Carlos Alberto Montaner was born in Havana in 1943 and has lived in Madrid since 1970. A former university professor, he is an acclaimed writer and journalist. His syndicated column appears in dozens of newspapers in the United States, Latin America and Spain.
Francisco Franco died in 1975 thinking that the future of Spain was wrapped up “good and tidy.” I’ve never believed the theory that the caudillo prepared a post-mortem transition to democracy.
It happened again. The defeat of Ecuadorean President Rafael Correa in the municipal elections of Feb. 23 is not an isolated case. It is possible that 21st-century socialism, its ideological neighbors and the circuit of countries in the “Bolivarian” circle, known by acronym ALBA, are in a downturn.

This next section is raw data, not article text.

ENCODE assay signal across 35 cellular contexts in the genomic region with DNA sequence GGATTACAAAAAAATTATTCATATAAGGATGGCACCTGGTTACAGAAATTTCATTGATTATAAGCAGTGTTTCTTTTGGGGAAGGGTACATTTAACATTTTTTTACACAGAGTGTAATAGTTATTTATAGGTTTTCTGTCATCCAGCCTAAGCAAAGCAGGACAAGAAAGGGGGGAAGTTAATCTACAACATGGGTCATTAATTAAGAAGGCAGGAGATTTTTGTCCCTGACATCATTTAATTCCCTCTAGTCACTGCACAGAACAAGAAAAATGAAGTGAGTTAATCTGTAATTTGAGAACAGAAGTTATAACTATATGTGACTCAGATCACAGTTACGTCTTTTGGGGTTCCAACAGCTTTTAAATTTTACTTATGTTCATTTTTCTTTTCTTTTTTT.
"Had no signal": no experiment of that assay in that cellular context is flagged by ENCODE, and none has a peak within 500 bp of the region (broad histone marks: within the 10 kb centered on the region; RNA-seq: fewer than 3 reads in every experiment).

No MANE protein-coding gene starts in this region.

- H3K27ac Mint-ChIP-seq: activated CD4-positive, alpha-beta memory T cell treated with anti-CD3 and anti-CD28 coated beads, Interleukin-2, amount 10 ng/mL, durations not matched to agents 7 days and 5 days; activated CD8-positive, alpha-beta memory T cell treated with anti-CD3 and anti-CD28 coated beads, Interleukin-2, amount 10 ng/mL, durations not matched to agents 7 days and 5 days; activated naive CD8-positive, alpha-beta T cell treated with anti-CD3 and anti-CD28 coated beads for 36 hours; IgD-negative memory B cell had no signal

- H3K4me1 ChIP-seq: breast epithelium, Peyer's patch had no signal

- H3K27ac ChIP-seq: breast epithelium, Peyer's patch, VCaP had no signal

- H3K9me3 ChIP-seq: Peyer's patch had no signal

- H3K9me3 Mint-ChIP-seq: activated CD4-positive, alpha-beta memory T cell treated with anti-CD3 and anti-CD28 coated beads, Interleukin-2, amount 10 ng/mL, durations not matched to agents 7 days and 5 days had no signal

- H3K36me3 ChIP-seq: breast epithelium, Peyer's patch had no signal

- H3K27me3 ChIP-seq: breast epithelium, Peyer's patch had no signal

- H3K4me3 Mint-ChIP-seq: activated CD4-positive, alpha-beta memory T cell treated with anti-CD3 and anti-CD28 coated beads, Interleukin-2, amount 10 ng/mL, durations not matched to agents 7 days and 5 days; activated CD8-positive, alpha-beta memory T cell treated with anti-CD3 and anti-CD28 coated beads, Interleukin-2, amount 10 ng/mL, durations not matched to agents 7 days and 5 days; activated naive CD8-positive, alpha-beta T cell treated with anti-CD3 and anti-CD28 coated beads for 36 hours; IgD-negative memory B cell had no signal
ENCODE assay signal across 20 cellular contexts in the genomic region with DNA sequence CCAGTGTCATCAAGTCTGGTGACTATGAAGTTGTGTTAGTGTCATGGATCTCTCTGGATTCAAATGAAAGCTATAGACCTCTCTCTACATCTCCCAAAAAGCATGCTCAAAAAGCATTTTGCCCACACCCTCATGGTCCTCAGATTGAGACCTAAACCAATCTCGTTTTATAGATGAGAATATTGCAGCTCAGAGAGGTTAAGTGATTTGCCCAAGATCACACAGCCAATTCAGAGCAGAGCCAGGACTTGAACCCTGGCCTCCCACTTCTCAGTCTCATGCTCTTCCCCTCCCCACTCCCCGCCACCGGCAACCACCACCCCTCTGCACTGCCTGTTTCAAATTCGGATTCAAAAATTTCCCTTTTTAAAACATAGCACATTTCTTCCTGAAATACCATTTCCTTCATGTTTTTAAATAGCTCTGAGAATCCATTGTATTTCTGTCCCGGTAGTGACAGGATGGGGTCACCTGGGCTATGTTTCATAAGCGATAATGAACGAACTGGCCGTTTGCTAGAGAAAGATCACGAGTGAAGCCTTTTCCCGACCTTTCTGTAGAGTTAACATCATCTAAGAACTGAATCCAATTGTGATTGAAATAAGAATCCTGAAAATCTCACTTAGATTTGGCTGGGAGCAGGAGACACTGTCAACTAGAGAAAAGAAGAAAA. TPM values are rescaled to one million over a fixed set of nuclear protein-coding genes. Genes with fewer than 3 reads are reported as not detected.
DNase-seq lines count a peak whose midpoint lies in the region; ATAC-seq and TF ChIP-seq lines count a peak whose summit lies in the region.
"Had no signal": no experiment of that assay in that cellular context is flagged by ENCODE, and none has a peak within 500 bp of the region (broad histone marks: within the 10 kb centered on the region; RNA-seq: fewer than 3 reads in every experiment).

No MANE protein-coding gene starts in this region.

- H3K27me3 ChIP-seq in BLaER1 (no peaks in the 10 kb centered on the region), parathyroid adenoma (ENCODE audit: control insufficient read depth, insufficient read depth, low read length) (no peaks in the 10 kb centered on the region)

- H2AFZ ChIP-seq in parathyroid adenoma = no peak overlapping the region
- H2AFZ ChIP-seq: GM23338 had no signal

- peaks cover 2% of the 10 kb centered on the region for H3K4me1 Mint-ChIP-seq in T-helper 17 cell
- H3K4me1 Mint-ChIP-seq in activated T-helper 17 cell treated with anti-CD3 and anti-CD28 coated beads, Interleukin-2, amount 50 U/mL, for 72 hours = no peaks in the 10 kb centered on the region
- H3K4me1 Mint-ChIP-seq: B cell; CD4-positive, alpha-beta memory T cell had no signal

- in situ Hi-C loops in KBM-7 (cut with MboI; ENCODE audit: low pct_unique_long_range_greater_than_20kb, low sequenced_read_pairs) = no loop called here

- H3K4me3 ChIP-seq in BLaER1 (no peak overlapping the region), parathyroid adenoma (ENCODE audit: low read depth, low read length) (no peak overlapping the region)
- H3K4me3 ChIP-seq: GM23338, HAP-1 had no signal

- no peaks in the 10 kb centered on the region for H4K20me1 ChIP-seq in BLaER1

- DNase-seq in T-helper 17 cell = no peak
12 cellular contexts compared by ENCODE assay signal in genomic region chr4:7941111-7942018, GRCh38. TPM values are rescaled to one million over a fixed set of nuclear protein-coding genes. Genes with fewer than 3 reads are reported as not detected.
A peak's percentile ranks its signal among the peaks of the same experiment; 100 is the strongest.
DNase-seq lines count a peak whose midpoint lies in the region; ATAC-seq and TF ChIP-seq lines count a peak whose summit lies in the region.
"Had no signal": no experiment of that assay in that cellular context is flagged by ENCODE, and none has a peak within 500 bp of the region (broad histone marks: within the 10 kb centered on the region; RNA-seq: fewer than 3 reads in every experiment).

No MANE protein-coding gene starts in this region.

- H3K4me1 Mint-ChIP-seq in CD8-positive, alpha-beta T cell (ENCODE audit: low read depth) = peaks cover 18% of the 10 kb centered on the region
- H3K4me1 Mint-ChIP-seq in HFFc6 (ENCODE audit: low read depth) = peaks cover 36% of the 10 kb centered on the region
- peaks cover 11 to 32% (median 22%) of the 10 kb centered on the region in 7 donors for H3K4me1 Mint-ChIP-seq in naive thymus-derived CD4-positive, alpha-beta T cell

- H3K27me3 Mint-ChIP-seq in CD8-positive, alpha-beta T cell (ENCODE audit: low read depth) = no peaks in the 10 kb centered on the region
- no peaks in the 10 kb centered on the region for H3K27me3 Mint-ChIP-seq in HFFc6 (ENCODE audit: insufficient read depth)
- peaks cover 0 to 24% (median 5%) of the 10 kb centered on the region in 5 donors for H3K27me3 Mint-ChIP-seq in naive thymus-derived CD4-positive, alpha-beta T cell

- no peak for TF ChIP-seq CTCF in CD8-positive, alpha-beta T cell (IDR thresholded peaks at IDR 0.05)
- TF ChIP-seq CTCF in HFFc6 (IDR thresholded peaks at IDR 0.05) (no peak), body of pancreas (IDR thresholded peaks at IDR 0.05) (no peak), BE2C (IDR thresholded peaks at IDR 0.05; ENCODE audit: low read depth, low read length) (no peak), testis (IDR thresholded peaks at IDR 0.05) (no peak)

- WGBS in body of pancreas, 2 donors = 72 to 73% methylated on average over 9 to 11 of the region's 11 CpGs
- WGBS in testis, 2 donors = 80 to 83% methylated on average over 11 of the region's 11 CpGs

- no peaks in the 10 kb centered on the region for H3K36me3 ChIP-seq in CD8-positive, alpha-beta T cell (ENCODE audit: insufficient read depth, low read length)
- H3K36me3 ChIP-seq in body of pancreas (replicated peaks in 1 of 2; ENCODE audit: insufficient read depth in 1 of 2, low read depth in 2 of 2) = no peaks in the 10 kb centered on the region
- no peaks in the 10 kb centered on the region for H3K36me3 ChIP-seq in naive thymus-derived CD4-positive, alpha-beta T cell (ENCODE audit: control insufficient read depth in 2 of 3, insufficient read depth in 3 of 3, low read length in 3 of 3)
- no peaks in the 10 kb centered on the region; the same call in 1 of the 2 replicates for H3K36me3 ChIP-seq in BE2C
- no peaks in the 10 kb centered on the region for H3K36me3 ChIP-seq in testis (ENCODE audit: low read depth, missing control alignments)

President Obama wants to modify U.S. policy toward Cuba. It is not an important priority, so he won’t put too much effort into it, but he will try to do something if he doesn't find too much resistance on the way.
I first heard the concept from a European diplomat who had lived in Cuba. It has since spread. The model created by the Castro brothers is a pimp state.
The U.S. government is seriously intent on multiplying international student exchanges. The name of the initiative — One Thousand Strong Educational Exchange — is not easily translated into Spanish, but the concept is understood without difficulty.
Pope Francis has given his version of the market. It is very negative. He titled it Evangelii Gaudium, or “The Joy of the Gospel.” It says that capitalism kills, whereas it is evident that, in the past two centuries, political freedoms, the market economy and private enterprise combined have improved and substantially extended the lives of people.